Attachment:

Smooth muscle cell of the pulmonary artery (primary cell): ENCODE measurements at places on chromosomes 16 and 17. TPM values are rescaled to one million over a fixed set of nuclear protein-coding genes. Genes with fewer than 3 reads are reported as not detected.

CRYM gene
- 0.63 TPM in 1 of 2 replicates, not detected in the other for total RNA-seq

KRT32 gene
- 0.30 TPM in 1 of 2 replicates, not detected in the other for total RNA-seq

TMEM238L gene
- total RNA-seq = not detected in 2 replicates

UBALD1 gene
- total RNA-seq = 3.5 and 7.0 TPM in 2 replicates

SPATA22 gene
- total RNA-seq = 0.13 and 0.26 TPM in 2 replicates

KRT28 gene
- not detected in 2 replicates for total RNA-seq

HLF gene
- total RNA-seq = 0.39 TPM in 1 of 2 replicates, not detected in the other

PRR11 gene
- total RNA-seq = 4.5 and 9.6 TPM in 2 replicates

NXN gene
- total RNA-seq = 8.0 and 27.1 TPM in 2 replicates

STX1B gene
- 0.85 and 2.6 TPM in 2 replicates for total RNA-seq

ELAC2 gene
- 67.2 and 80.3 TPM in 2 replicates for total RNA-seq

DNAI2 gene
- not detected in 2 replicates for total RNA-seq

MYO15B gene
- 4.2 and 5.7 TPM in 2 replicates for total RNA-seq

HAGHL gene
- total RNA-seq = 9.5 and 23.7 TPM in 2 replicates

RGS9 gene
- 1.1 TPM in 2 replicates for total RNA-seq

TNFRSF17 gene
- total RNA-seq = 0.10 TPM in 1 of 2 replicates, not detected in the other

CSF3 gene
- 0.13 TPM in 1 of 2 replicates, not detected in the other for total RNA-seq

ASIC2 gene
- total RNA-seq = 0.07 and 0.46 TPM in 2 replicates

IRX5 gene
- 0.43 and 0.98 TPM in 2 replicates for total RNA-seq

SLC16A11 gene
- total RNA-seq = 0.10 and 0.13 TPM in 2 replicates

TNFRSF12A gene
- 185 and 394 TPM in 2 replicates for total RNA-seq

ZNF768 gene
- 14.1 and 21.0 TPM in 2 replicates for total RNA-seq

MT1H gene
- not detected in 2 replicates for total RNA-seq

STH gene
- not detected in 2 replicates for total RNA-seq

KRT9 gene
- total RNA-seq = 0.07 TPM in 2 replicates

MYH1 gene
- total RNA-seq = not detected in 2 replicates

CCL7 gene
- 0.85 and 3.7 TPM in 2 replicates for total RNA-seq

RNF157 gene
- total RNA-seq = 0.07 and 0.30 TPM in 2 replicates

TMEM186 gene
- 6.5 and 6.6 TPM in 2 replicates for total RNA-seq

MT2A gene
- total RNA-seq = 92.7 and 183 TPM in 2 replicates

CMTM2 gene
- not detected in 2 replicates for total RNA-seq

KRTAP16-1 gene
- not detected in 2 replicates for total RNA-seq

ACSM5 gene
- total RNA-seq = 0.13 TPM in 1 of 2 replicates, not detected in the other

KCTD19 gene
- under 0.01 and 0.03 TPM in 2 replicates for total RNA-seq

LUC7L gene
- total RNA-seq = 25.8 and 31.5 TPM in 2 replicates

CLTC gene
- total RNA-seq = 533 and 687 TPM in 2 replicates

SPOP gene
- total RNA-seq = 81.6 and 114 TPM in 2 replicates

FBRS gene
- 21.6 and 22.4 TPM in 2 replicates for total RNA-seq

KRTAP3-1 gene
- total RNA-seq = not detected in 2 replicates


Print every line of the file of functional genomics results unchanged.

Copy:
Smooth muscle cell of the pulmonary artery (primary cell): ENCODE measurements at places on chromosomes 16 and 17. TPM values are rescaled to one million over a fixed set of nuclear protein-coding genes. Genes with fewer than 3 reads are reported as not detected.

CRYM gene
- 0.63 TPM in 1 of 2 replicates, not detected in the other for total RNA-seq

KRT32 gene
- 0.30 TPM in 1 of 2 replicates, not detected in the other for total RNA-seq

TMEM238L gene
- total RNA-seq = not detected in 2 replicates

UBALD1 gene
- total RNA-seq = 3.5 and 7.0 TPM in 2 replicates

SPATA22 gene
- total RNA-seq = 0.13 and 0.26 TPM in 2 replicates

KRT28 gene
- not detected in 2 replicates for total RNA-seq

HLF gene
- total RNA-seq = 0.39 TPM in 1 of 2 replicates, not detected in the other

PRR11 gene
- total RNA-seq = 4.5 and 9.6 TPM in 2 replicates

NXN gene
- total RNA-seq = 8.0 and 27.1 TPM in 2 replicates

STX1B gene
- 0.85 and 2.6 TPM in 2 replicates for total RNA-seq

ELAC2 gene
- 67.2 and 80.3 TPM in 2 replicates for total RNA-seq

DNAI2 gene
- not detected in 2 replicates for total RNA-seq

MYO15B gene
- 4.2 and 5.7 TPM in 2 replicates for total RNA-seq

HAGHL gene
- total RNA-seq = 9.5 and 23.7 TPM in 2 replicates

RGS9 gene
- 1.1 TPM in 2 replicates for total RNA-seq

TNFRSF17 gene
- total RNA-seq = 0.10 TPM in 1 of 2 replicates, not detected in the other

CSF3 gene
- 0.13 TPM in 1 of 2 replicates, not detected in the other for total RNA-seq

ASIC2 gene
- total RNA-seq = 0.07 and 0.46 TPM in 2 replicates

IRX5 gene
- 0.43 and 0.98 TPM in 2 replicates for total RNA-seq

SLC16A11 gene
- total RNA-seq = 0.10 and 0.13 TPM in 2 replicates

TNFRSF12A gene
- 185 and 394 TPM in 2 replicates for total RNA-seq

ZNF768 gene
- 14.1 and 21.0 TPM in 2 replicates for total RNA-seq

MT1H gene
- not detected in 2 replicates for total RNA-seq

STH gene
- not detected in 2 replicates for total RNA-seq

KRT9 gene
- total RNA-seq = 0.07 TPM in 2 replicates

MYH1 gene
- total RNA-seq = not detected in 2 replicates

CCL7 gene
- 0.85 and 3.7 TPM in 2 replicates for total RNA-seq

RNF157 gene
- total RNA-seq = 0.07 and 0.30 TPM in 2 replicates

TMEM186 gene
- 6.5 and 6.6 TPM in 2 replicates for total RNA-seq

MT2A gene
- total RNA-seq = 92.7 and 183 TPM in 2 replicates

CMTM2 gene
- not detected in 2 replicates for total RNA-seq

KRTAP16-1 gene
- not detected in 2 replicates for total RNA-seq

ACSM5 gene
- total RNA-seq = 0.13 TPM in 1 of 2 replicates, not detected in the other

KCTD19 gene
- under 0.01 and 0.03 TPM in 2 replicates for total RNA-seq

LUC7L gene
- total RNA-seq = 25.8 and 31.5 TPM in 2 replicates

CLTC gene
- total RNA-seq = 533 and 687 TPM in 2 replicates

SPOP gene
- total RNA-seq = 81.6 and 114 TPM in 2 replicates

FBRS gene
- 21.6 and 22.4 TPM in 2 replicates for total RNA-seq

KRTAP3-1 gene
- total RNA-seq = not detected in 2 replicates